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Friday, Apr 1, 2005, 5:11 pm

as if

By Jessica Clark

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Friday Apr 1, 2005
by Greg Palast

[Brussels] In a unexpected turn of events, controversial US Pentagon official Paul Wolfowitz has turned down the post of President of the World Bank. The Deputy Defense Secretary had won unanimous support of World Bank trustees in a vote Thursday despite widespread objections to the appointment in the European press.

In a statement issued today by the Deputy Secretary before departing Brussels, Mr. Wolfowitz cited the release of the Silberman-Robb Commission report to the President on failures of US intelligence in Iraq.

Mr. Wolfowitz noted that on March 27, 2003, he had testified before the US Congress that the post-war reconstruction of that nation would not cost any "US taxpayer money." Rather, Iraq's oil would pay the tab for the post-conquest rebuilding.

The price tag is now inching toward $200 billion. Mr. Wolfowitz, long associated with neo-conservative factions in the Bush Administration, angrily responded to the Silberman-Robb Commission's accusation that his intelligence on Iraq was flawed or deficient.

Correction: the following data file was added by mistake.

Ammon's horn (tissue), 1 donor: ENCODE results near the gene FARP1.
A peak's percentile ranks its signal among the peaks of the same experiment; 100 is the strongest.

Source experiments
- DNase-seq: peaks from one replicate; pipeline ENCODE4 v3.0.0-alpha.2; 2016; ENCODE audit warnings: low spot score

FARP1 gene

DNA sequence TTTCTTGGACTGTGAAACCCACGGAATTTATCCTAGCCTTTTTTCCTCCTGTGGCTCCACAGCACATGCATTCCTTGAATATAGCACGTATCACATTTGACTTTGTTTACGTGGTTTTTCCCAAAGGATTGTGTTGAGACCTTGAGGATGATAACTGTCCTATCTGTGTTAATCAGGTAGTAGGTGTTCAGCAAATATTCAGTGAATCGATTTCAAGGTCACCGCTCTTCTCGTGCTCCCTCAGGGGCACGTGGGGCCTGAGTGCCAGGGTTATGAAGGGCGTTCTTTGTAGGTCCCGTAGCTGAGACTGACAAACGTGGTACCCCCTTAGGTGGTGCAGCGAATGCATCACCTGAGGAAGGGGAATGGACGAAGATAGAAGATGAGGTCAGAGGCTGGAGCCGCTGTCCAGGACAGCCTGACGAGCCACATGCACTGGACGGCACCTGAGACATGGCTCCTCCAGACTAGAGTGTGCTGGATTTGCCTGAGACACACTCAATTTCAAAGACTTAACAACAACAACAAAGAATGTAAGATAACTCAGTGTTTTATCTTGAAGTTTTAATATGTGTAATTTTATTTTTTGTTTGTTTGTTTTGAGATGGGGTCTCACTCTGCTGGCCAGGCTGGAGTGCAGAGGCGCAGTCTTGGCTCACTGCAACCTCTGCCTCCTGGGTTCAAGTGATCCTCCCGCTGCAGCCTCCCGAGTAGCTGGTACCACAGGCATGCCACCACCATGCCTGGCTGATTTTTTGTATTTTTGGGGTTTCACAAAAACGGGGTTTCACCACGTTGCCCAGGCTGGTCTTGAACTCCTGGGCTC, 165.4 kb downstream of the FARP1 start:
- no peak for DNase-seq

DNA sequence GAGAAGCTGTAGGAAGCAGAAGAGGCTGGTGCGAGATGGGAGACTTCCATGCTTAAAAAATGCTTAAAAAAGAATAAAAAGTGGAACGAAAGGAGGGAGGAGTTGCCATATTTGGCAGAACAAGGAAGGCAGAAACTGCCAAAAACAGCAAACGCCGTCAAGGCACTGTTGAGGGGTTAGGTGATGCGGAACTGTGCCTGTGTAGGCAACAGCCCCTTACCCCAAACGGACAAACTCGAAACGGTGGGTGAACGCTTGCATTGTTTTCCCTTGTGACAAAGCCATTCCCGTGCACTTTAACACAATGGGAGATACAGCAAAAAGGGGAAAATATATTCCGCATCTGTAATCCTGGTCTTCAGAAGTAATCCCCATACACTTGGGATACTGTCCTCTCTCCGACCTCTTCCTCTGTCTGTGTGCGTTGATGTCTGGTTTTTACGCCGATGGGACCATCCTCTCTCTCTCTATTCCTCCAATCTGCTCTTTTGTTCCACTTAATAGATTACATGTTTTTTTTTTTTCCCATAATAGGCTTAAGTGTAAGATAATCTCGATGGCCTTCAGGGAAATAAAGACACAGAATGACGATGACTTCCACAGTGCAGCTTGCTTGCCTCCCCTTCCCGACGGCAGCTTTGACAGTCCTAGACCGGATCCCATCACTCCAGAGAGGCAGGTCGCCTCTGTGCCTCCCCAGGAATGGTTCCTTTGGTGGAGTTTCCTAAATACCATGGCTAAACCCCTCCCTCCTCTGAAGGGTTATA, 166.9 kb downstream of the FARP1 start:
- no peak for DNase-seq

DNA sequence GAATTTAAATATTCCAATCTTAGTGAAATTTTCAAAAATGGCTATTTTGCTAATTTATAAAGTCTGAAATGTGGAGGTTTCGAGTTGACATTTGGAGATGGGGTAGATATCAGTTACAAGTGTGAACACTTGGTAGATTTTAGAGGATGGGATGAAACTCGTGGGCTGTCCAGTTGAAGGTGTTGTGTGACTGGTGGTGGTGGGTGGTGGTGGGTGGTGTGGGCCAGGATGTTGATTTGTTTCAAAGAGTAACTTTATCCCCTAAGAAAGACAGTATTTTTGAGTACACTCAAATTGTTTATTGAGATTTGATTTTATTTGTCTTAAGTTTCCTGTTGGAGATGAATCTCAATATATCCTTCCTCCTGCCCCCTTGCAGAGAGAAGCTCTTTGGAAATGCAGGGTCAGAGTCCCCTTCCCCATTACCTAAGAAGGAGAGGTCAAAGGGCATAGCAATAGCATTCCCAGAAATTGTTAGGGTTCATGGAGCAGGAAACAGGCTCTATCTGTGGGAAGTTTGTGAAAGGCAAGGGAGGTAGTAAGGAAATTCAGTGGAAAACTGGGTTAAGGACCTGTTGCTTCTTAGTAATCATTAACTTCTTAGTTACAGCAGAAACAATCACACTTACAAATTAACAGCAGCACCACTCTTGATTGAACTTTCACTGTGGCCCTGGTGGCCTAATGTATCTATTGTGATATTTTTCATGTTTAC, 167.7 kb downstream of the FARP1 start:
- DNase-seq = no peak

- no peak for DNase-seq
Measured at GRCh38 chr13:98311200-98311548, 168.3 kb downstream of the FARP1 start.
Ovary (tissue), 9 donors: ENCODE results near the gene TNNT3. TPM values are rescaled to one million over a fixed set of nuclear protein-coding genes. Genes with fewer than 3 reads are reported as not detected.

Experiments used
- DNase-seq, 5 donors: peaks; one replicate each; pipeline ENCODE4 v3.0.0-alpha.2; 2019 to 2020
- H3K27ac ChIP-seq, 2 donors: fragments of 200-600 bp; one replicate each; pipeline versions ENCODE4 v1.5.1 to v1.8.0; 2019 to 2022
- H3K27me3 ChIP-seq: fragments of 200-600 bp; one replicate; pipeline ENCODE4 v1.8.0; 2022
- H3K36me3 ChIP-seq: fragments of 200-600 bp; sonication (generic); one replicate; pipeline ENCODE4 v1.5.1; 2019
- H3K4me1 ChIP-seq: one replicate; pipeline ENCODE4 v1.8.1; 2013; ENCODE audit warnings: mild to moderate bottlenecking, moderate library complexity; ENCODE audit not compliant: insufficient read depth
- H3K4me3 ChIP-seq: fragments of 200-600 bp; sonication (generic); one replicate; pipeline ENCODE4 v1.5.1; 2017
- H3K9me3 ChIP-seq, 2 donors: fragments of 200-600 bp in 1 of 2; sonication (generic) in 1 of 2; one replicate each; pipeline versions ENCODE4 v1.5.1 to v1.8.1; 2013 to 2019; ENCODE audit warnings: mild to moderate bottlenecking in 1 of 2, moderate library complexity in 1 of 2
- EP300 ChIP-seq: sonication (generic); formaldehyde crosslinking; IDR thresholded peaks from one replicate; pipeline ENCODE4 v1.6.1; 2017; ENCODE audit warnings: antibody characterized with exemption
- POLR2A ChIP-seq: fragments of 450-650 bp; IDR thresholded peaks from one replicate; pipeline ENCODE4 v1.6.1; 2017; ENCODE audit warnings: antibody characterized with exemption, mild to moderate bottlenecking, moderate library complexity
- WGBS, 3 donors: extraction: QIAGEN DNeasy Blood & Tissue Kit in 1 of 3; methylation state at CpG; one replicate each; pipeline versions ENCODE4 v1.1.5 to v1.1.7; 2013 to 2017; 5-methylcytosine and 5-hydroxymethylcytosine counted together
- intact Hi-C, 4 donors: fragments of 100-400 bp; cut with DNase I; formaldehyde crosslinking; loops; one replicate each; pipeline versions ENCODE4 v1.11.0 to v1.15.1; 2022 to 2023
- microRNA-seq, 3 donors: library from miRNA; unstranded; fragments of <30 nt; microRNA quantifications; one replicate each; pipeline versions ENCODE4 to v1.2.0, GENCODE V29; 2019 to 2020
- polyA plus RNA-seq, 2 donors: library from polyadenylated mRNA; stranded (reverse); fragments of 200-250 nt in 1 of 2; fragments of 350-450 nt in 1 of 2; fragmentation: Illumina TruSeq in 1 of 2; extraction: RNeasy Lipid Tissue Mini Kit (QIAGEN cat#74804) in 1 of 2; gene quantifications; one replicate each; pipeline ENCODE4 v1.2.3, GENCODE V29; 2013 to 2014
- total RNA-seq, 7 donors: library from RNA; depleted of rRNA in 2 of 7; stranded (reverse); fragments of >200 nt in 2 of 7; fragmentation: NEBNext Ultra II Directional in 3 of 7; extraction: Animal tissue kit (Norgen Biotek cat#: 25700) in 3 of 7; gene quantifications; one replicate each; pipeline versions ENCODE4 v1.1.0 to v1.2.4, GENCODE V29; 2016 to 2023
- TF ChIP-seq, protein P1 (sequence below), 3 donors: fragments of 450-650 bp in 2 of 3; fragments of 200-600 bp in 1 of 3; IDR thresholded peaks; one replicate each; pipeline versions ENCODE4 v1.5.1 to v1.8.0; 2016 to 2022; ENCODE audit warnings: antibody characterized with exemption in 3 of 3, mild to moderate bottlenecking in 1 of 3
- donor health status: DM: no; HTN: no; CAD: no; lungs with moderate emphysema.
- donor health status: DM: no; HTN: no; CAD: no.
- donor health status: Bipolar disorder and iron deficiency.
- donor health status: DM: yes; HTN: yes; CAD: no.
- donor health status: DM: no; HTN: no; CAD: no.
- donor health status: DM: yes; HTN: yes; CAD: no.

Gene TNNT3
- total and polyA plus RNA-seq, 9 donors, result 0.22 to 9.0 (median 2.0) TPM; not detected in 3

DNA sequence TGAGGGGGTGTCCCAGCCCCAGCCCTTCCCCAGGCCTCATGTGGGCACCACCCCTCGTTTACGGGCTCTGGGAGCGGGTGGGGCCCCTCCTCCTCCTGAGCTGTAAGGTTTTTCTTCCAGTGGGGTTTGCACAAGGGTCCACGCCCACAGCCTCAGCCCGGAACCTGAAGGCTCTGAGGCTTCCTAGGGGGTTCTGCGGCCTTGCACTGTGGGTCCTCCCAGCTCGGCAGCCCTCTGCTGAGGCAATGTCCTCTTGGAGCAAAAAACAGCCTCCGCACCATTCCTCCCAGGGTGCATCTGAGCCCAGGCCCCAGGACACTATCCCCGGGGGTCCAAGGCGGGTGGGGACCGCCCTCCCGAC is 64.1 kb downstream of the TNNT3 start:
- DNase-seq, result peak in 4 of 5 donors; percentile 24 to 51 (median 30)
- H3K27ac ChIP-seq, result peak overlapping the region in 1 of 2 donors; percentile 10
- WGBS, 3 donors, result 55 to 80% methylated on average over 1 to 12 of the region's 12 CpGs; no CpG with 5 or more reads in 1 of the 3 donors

"That's just plain wrong. In fact, the Pentagon had incontrovertible evidence that my projections were as phony as a three-dollar bill. Don't blame the CIA. We saw their intelligence and preferred an alternative reality."

A World Bank spokesman reached in Washington, when asked about the Wolfowitz rejection of the institution's presidency, said, "It's sounds like another cheap April Fool's Day trick by Greg Palast to call attention to his investigative report on the Bush Administration's secret plans for Iraq's oil -- out in this month's Harper's Magazine."

Jessica Clark is a writer, editor and researcher, with more than 15 years of experience spanning commercial, educational, independent and public media production. Currently she is the Research Director for American University’s Center for Social Media. She also writes a monthly column for PBS’ MediaShift on new directions in public media. She is the author, with Tracy Van Slyke, of Beyond the Echo Chamber: Reshaping Politics Through Networked Progressive Media (2010, New Press).

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